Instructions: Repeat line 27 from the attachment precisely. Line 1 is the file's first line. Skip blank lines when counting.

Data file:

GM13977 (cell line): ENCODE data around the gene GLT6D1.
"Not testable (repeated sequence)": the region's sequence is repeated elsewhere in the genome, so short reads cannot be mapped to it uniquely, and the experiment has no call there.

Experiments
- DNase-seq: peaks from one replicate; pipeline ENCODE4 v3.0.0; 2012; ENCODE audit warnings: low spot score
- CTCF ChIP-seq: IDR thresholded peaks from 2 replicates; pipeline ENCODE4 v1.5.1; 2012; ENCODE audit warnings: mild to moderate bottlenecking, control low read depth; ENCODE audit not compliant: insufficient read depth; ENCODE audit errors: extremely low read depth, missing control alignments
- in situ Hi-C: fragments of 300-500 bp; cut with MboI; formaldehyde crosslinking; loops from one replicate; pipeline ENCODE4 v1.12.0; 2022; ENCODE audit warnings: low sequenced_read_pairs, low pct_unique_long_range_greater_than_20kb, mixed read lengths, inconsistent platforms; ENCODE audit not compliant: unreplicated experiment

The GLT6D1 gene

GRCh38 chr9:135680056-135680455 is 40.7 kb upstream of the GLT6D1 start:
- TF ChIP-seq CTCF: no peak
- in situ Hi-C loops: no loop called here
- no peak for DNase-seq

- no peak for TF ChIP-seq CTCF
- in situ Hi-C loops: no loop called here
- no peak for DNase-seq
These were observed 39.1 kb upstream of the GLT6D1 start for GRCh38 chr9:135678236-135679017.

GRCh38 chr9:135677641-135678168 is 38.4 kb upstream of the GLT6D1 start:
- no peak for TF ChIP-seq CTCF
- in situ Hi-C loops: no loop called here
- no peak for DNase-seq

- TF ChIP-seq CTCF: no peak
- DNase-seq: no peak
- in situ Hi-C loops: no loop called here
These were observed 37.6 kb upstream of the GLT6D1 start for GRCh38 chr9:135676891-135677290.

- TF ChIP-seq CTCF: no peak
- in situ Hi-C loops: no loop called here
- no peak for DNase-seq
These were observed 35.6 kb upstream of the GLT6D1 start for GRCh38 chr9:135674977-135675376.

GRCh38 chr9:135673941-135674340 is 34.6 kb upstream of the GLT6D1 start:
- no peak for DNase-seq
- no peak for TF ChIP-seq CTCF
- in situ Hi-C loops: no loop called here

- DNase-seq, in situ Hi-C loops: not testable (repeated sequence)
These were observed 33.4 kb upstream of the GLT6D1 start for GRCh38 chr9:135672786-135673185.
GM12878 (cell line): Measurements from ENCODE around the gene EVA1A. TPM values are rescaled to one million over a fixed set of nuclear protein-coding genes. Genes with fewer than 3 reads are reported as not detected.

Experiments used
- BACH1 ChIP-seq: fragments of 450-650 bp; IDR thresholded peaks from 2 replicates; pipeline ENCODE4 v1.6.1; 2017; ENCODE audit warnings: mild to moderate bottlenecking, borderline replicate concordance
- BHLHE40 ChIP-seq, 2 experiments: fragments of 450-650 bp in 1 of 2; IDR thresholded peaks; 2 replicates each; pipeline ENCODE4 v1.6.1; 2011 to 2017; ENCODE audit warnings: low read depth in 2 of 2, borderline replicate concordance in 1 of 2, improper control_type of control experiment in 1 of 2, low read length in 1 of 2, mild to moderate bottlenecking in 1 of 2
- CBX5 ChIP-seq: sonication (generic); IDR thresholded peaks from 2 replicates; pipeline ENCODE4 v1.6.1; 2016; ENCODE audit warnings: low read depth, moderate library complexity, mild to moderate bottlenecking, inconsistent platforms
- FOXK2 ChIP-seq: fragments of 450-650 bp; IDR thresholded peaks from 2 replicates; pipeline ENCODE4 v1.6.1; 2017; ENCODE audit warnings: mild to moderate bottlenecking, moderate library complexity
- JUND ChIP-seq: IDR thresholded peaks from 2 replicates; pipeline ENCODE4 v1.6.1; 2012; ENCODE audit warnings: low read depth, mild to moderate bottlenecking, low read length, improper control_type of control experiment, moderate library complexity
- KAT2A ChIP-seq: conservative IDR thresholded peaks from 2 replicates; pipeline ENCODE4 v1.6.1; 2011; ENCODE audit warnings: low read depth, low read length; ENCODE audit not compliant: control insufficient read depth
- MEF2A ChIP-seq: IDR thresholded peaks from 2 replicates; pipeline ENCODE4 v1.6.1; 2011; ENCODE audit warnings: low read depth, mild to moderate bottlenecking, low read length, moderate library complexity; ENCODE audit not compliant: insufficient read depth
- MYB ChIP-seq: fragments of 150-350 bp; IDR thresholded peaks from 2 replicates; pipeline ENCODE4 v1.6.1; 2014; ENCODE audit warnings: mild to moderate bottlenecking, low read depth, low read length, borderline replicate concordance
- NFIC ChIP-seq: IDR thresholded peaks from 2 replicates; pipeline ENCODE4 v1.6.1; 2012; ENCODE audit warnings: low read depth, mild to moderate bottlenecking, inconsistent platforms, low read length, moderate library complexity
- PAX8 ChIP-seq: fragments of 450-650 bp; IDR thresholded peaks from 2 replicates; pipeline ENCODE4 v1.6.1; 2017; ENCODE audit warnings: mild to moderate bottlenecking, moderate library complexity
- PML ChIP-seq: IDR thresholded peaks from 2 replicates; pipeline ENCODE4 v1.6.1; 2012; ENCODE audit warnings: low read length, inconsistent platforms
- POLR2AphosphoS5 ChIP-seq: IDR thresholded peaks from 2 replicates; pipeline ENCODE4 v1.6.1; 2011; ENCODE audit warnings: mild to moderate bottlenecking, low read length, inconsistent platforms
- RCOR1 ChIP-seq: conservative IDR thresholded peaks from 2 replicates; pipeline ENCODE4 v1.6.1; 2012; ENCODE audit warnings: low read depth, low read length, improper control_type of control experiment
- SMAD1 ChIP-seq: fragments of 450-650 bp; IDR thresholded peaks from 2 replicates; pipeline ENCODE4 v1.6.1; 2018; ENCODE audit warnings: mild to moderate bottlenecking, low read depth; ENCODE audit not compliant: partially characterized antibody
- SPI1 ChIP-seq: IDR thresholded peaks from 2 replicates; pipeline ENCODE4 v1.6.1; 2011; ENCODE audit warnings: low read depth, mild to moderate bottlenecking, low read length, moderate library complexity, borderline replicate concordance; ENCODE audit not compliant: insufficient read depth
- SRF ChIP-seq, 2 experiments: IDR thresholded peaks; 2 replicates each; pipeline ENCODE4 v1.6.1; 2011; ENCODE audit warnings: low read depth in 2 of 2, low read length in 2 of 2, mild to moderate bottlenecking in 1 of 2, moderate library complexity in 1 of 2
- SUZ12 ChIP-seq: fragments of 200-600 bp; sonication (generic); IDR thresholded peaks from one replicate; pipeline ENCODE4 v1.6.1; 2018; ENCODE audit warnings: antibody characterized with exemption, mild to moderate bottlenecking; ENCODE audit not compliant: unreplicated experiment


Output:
These were observed 35.6 kb upstream of the GLT6D1 start for GRCh38 chr9:135674977-135675376.